Home > philosophy, religion > The Road To Atheism Part VI: Clerical Difference (?)

The Road To Atheism Part VI: Clerical Difference (?)

1517, Martin Luther began a series of questioning of the Catholic reiligion by mailing his theses to an Archbishop in Germany by inquiring as the religious legitimacy of certain Church practices. There were a lot of stuff about relics, the status of the wealth of the pope, and most famously the sale of indulgences (a practice, I am told, that is being reinstituted) wherein a person pays for the absolution of their sins. This led to the excommunication of Luther himself, and the split of the Christian religion into Catholic and Protestant sects. These items are historical fact, although my explanation of them is all too brief. There were many other issues that led to the various splittings of the church, but this is one of the most famous. As I have stated throughout this series, I was raised Catholic, by a family of Irish descendants, in a particularly insulated suburb where the only religious difference beween us was whether we went to Our Lady of Perpetual Help Catholic Church or St. Vincent Catholic Church.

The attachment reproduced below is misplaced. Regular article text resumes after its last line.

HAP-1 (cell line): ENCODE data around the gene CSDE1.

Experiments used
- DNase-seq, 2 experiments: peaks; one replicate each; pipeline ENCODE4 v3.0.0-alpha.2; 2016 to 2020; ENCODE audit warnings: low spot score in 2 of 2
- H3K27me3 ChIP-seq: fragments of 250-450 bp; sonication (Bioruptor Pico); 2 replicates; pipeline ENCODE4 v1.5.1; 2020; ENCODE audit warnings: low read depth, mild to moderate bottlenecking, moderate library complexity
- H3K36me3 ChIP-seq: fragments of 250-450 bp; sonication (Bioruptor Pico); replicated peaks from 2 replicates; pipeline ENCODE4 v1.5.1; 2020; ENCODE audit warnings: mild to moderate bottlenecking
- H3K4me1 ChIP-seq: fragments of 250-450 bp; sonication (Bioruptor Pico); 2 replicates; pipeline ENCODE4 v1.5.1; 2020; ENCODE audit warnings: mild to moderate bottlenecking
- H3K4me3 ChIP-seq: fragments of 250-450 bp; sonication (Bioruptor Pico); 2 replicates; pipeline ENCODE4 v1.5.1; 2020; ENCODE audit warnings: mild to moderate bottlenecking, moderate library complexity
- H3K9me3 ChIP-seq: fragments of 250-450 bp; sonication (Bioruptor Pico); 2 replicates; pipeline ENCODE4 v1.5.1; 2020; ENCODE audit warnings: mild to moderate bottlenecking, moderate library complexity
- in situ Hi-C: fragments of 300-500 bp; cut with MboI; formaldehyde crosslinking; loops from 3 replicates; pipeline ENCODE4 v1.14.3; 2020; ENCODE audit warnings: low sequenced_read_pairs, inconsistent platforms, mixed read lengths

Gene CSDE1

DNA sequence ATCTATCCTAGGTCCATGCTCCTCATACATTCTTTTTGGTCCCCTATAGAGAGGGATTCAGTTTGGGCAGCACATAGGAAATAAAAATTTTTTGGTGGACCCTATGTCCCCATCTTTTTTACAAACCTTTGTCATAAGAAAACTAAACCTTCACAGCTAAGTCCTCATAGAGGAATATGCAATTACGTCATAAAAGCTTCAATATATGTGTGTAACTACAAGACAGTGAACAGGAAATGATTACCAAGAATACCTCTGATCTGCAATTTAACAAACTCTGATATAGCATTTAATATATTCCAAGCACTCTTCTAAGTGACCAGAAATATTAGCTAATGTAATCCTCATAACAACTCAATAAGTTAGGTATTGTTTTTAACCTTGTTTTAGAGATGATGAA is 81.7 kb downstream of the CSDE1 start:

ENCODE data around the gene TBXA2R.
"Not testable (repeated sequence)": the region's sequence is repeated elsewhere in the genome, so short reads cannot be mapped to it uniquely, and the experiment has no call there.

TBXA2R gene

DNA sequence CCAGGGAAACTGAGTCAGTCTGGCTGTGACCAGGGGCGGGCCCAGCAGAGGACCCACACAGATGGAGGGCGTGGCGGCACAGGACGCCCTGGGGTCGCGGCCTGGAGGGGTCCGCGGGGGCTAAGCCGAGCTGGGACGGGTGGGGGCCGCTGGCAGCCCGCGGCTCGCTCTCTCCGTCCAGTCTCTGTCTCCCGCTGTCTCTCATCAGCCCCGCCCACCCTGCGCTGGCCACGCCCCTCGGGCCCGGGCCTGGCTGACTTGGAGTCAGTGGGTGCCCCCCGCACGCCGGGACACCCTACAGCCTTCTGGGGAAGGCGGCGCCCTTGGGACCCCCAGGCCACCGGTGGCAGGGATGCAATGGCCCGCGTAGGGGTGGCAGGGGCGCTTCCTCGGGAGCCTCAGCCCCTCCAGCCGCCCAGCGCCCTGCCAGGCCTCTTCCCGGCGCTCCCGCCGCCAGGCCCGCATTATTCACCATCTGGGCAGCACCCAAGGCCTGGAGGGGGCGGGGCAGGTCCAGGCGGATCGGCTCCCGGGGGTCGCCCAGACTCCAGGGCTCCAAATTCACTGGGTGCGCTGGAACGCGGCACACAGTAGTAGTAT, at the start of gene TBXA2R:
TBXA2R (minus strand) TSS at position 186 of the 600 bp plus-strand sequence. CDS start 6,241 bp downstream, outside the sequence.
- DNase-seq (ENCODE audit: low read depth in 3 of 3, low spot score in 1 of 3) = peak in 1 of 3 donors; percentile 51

The difference was nothing, I mean it’s a Catholic mass the building itself is inconsequential. The Catholic mass is going to be the same no matter where in the world you go, the language might be different, the homily might be a bit longer or shorter, but most everything is going to be the exact same. A priest candidate friend of mine once commented to me that the best advantage of the Latin mass was that the language barrier didn’t even exist (provided you spoke Latin of course). What I am, in short, saying was that encounters with people of other religions or even sects of the same religion were extremely rare. The best we got was probably the family that didn’t go to church (for reasons unknown and undiscussed) with whom we usually looked at the kid envious that he got to sleep in two days on the weekend instead of just the one.

Of course in religion class, we knew about Protestantism, I mean we learned about the historical nature of the split and how they believe in the same thing but are just different. The ‘different’ part was always stressed. It was they who were different from us. Which is the way that it goes, “difference,” is a reflexive identity principle according to Ontology. If X is different from Y then Y is different from X. Yet, there is also another version of “different” that means “odd.” The Protestants were odd, because while they believed in almost everything they couldn’t commit fully to the doctrine. The Pope held the keys of St. Peter, and the Protestants denied this was the case. Good Catholic boy that I was, I asked one day if I was out of town could I attend one of their masses and would that count toward my church attendance. The answer I received was mixed.